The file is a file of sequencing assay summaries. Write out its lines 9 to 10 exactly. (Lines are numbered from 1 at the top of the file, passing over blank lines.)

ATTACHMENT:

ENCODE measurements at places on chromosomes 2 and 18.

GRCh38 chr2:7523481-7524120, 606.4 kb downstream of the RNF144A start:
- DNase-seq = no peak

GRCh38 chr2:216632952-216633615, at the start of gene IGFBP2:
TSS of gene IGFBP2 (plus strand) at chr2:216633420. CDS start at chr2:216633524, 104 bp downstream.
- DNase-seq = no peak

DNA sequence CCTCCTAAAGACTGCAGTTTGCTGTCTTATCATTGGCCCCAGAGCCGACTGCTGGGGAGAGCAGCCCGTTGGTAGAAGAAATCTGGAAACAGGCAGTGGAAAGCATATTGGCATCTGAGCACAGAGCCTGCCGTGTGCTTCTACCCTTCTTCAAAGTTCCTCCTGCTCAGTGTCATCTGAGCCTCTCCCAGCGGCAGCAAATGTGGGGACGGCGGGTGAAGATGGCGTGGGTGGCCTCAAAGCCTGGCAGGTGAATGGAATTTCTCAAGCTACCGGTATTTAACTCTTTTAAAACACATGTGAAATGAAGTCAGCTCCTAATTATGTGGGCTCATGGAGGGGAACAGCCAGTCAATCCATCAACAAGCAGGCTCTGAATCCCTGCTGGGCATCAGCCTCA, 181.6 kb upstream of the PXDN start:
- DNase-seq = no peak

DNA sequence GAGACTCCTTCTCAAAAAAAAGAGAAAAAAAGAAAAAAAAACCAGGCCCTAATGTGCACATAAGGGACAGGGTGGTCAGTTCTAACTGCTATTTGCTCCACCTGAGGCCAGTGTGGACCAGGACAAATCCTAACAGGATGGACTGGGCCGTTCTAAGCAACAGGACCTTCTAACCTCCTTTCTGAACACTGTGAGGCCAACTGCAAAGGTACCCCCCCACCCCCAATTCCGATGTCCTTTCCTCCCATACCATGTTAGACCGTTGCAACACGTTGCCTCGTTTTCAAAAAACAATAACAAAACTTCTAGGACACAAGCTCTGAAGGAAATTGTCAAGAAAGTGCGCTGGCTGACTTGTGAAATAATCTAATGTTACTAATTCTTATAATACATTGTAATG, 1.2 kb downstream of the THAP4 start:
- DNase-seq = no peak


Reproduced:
DNA sequence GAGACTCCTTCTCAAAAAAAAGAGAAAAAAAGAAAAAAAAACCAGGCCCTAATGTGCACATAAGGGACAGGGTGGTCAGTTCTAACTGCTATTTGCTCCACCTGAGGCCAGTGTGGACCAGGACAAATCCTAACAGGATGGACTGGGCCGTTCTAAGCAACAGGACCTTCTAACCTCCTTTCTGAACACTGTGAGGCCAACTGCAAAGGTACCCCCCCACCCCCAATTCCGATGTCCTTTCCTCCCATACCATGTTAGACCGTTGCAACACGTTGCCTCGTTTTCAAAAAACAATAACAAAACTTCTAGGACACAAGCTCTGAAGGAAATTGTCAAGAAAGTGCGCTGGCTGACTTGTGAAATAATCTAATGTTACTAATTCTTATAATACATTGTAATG, 1.2 kb downstream of the THAP4 start:
- DNase-seq = no peak